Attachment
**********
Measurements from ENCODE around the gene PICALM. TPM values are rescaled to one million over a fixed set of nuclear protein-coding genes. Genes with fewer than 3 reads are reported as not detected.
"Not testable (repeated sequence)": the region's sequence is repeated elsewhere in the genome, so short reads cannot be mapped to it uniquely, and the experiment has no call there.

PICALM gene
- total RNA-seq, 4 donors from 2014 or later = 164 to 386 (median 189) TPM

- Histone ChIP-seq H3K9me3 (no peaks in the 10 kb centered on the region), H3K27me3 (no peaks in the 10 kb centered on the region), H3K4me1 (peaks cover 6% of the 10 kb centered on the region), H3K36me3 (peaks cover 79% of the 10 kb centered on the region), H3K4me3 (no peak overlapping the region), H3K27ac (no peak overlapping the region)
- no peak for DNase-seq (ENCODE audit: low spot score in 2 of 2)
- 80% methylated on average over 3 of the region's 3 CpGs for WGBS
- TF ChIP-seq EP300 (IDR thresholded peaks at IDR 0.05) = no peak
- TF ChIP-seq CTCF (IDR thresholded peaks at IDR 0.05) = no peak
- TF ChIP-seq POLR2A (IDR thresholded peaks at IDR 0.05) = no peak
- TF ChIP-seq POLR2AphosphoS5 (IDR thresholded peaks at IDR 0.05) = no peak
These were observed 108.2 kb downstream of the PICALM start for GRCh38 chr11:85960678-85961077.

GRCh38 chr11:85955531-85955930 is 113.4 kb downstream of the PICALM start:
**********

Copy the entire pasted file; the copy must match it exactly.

Measurements from ENCODE around the gene PICALM. TPM values are rescaled to one million over a fixed set of nuclear protein-coding genes. Genes with fewer than 3 reads are reported as not detected.
"Not testable (repeated sequence)": the region's sequence is repeated elsewhere in the genome, so short reads cannot be mapped to it uniquely, and the experiment has no call there.

PICALM gene
- total RNA-seq, 4 donors from 2014 or later = 164 to 386 (median 189) TPM

- Histone ChIP-seq H3K9me3 (no peaks in the 10 kb centered on the region), H3K27me3 (no peaks in the 10 kb centered on the region), H3K4me1 (peaks cover 6% of the 10 kb centered on the region), H3K36me3 (peaks cover 79% of the 10 kb centered on the region), H3K4me3 (no peak overlapping the region), H3K27ac (no peak overlapping the region)
- no peak for DNase-seq (ENCODE audit: low spot score in 2 of 2)
- 80% methylated on average over 3 of the region's 3 CpGs for WGBS
- TF ChIP-seq EP300 (IDR thresholded peaks at IDR 0.05) = no peak
- TF ChIP-seq CTCF (IDR thresholded peaks at IDR 0.05) = no peak
- TF ChIP-seq POLR2A (IDR thresholded peaks at IDR 0.05) = no peak
- TF ChIP-seq POLR2AphosphoS5 (IDR thresholded peaks at IDR 0.05) = no peak
These were observed 108.2 kb downstream of the PICALM start for GRCh38 chr11:85960678-85961077.

GRCh38 chr11:85955531-85955930 is 113.4 kb downstream of the PICALM start: